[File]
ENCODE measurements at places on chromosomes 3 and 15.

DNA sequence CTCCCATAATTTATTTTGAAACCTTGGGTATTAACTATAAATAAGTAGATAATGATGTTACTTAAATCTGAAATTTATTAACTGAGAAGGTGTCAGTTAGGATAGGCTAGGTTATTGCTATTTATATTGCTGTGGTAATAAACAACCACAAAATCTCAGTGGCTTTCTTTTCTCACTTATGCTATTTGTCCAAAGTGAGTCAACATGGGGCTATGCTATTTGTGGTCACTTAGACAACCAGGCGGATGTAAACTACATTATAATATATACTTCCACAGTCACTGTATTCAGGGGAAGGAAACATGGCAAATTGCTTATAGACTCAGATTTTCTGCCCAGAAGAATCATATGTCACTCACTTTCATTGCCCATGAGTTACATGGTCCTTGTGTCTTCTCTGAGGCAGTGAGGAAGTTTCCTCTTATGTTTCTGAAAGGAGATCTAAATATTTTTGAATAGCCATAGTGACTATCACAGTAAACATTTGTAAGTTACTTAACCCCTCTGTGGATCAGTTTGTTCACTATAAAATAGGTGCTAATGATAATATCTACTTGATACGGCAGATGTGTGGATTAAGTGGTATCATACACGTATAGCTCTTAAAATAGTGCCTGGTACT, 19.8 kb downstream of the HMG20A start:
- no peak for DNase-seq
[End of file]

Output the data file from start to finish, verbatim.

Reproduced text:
ENCODE measurements at places on chromosomes 3 and 15.

DNA sequence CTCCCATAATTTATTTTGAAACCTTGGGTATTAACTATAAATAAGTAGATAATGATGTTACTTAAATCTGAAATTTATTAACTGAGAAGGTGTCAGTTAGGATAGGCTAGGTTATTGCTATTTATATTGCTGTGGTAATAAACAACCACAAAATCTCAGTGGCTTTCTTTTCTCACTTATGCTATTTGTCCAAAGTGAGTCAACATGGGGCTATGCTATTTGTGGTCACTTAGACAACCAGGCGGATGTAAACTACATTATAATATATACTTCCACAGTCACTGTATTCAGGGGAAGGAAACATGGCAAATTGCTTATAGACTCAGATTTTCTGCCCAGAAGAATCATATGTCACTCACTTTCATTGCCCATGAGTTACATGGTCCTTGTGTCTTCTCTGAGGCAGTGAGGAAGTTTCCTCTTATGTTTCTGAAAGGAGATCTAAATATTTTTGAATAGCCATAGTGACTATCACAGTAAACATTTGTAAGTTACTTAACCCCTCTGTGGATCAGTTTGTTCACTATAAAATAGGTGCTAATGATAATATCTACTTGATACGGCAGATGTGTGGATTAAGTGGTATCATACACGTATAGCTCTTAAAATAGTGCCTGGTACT, 19.8 kb downstream of the HMG20A start:
- no peak for DNase-seq